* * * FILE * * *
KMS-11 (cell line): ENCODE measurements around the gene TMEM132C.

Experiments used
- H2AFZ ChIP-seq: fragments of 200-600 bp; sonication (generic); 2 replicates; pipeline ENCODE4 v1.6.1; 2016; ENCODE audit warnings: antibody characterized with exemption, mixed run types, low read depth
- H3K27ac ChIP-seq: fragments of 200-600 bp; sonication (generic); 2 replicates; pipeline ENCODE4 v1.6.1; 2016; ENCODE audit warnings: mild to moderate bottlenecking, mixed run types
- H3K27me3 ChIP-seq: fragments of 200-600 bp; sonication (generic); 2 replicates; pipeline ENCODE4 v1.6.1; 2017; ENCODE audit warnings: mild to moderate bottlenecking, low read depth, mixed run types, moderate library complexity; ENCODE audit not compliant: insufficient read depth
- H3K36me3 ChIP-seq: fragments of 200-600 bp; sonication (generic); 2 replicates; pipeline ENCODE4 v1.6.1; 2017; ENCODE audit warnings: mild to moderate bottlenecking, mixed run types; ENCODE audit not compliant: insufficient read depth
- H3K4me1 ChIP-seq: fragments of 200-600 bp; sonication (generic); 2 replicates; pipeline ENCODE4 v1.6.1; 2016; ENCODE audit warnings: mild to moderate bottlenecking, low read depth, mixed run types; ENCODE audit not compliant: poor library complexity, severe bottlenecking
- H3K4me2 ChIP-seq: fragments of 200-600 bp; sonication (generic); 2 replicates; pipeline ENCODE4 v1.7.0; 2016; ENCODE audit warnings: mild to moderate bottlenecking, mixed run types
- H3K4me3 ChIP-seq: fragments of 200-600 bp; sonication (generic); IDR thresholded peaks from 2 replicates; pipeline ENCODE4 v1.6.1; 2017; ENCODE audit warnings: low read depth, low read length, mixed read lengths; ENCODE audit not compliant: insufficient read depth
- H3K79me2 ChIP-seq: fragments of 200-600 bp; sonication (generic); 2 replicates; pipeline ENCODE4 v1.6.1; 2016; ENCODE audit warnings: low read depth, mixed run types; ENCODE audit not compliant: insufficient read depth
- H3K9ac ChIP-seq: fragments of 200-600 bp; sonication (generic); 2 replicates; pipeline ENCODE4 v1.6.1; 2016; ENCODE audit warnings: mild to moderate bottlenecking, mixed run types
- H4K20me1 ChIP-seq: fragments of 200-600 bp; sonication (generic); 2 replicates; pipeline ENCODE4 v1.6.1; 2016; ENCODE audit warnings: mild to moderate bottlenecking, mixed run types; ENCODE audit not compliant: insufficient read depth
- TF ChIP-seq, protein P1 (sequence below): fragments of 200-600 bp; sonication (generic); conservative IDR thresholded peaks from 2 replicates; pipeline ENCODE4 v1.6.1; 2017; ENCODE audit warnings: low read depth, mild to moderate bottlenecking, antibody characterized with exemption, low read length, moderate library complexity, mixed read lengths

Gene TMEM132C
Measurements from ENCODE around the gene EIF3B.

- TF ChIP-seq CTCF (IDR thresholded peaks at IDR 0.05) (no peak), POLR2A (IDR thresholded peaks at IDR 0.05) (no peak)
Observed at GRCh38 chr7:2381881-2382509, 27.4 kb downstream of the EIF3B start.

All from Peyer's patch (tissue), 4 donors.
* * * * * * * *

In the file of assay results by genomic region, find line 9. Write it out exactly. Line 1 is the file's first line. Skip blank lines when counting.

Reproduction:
- H3K4me3 ChIP-seq: fragments of 200-600 bp; sonication (generic); IDR thresholded peaks from 2 replicates; pipeline ENCODE4 v1.6.1; 2017; ENCODE audit warnings: low read depth, low read length, mixed read lengths; ENCODE audit not compliant: insufficient read depth